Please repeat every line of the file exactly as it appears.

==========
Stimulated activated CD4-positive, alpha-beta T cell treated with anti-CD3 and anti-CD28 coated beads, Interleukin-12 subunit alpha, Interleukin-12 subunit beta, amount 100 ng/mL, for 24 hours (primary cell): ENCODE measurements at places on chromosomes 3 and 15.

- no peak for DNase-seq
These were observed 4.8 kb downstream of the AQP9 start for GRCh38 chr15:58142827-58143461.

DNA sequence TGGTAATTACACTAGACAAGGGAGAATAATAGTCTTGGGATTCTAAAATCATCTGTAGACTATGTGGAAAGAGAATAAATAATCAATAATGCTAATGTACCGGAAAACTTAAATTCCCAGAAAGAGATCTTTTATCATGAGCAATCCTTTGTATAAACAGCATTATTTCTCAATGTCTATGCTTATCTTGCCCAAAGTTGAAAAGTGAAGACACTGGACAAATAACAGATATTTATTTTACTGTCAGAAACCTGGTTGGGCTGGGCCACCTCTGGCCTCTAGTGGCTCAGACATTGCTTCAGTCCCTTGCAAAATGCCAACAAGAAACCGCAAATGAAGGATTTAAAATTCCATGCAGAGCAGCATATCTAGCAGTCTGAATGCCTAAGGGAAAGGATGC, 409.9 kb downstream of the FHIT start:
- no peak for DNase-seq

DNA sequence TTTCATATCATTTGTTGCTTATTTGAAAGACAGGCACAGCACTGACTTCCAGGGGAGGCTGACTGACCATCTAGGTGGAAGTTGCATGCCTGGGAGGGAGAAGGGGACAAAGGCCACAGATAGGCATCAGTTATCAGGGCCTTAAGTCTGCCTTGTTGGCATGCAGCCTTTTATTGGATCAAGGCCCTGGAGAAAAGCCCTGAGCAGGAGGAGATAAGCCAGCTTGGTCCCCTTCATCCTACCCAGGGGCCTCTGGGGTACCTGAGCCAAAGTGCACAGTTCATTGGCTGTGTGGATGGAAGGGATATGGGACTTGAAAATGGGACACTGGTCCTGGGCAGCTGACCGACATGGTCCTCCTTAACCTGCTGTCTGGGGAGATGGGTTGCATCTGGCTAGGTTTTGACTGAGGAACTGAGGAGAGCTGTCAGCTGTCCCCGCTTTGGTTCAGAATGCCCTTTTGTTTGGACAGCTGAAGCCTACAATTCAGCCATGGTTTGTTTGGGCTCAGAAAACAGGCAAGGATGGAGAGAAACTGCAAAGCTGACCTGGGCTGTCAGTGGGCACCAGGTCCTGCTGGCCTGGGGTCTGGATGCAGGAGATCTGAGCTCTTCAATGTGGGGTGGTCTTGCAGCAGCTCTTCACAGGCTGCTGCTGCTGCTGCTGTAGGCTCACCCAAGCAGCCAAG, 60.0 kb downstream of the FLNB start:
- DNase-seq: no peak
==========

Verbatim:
Stimulated activated CD4-positive, alpha-beta T cell treated with anti-CD3 and anti-CD28 coated beads, Interleukin-12 subunit alpha, Interleukin-12 subunit beta, amount 100 ng/mL, for 24 hours (primary cell): ENCODE measurements at places on chromosomes 3 and 15.

- no peak for DNase-seq
These were observed 4.8 kb downstream of the AQP9 start for GRCh38 chr15:58142827-58143461.

DNA sequence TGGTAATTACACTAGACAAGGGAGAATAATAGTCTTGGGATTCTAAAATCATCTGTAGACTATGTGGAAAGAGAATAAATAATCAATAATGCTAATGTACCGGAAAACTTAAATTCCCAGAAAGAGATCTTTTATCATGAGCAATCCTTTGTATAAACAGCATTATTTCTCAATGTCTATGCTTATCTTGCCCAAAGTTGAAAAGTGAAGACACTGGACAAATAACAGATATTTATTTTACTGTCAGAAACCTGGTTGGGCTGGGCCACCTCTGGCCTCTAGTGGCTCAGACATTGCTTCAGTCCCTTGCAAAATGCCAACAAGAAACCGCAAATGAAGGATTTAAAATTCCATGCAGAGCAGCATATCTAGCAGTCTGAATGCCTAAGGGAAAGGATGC, 409.9 kb downstream of the FHIT start:
- no peak for DNase-seq

DNA sequence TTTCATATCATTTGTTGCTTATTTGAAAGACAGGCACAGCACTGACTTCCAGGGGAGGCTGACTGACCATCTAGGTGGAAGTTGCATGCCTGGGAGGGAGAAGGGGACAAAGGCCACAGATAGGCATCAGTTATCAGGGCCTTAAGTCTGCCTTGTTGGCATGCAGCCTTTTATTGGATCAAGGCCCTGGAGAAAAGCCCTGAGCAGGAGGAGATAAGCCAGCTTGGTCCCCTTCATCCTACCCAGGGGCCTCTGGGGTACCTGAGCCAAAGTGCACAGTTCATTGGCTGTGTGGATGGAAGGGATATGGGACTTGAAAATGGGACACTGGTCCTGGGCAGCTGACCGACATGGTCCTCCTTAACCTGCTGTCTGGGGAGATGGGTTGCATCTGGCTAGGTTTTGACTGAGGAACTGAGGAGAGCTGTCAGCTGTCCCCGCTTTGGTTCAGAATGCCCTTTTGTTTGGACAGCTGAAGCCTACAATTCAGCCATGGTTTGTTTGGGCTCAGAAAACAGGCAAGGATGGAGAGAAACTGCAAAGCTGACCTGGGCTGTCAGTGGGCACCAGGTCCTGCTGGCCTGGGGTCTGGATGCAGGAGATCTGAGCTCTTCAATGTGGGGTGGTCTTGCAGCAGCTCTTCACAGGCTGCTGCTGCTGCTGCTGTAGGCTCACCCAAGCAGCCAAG, 60.0 kb downstream of the FLNB start:
- DNase-seq: no peak